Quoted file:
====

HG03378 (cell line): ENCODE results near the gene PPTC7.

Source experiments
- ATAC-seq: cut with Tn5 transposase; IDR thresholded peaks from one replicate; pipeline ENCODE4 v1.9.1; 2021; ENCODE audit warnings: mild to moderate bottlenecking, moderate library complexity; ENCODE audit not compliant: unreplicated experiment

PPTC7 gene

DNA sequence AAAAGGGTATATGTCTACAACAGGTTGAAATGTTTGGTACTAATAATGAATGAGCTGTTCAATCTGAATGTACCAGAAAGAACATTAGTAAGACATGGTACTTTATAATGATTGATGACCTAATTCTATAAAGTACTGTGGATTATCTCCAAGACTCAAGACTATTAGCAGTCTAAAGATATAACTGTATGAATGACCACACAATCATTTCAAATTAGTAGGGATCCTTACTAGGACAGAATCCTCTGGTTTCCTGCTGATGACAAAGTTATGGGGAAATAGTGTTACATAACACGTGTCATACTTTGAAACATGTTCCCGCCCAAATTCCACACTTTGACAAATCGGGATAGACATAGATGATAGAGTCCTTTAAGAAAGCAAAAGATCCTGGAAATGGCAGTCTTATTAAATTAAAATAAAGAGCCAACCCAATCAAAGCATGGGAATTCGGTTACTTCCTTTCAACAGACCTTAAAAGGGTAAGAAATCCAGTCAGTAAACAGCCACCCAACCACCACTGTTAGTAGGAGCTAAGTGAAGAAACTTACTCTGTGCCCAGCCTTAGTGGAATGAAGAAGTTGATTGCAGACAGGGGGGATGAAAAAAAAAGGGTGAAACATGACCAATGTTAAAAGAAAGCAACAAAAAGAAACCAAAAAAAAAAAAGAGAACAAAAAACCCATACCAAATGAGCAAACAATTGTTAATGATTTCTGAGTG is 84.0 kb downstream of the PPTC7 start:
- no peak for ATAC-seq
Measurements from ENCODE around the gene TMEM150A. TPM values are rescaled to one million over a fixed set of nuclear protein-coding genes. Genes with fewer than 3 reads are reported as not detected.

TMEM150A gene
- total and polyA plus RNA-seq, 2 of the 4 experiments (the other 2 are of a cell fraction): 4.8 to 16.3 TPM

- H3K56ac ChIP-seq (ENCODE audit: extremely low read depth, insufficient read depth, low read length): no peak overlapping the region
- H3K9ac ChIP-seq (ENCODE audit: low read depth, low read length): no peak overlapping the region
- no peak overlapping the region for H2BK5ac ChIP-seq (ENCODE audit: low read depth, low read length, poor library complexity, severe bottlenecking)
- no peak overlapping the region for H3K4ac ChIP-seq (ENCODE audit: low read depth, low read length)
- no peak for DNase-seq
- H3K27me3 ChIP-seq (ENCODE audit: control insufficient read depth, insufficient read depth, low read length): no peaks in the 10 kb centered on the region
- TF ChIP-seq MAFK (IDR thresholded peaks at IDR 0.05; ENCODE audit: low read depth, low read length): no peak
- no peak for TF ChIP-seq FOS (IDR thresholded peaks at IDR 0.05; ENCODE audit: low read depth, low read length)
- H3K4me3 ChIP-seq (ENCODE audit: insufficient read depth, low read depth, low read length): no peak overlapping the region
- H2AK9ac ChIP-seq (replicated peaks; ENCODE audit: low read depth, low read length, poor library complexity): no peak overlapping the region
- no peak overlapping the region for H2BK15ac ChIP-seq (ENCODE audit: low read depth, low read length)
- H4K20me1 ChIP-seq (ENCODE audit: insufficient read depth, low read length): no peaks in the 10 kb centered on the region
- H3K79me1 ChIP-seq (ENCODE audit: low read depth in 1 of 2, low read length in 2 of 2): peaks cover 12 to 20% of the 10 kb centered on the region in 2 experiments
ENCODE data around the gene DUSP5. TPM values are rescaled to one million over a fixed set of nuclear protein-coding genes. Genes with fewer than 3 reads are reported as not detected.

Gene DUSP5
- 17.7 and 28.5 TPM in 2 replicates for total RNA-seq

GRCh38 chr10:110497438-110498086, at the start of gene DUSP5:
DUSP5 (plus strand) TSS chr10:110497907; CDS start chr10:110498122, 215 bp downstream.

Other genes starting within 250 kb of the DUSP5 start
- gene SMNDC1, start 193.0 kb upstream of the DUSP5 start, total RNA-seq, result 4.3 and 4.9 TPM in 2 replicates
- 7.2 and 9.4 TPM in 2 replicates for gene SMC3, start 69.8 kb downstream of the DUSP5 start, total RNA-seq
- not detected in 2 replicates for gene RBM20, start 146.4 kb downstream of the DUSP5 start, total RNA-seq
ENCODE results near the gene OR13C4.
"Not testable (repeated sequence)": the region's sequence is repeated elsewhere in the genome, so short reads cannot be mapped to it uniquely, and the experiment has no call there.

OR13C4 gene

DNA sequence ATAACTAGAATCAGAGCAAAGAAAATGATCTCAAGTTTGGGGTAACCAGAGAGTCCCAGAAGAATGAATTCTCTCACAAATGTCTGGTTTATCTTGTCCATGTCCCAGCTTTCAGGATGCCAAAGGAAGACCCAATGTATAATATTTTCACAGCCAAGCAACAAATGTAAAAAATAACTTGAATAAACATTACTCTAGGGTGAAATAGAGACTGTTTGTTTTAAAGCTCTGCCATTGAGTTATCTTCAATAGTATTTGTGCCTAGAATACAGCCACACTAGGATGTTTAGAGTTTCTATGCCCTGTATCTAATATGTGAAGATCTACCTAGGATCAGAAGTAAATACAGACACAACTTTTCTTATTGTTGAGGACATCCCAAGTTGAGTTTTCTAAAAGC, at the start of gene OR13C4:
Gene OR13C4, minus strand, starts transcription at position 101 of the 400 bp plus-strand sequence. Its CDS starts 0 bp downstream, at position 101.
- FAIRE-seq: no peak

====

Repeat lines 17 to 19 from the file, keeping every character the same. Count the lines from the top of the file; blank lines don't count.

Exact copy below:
- no peak for TF ChIP-seq FOS (IDR thresholded peaks at IDR 0.05; ENCODE audit: low read depth, low read length)
- H3K4me3 ChIP-seq (ENCODE audit: insufficient read depth, low read depth, low read length): no peak overlapping the region
- H2AK9ac ChIP-seq (replicated peaks; ENCODE audit: low read depth, low read length, poor library complexity): no peak overlapping the region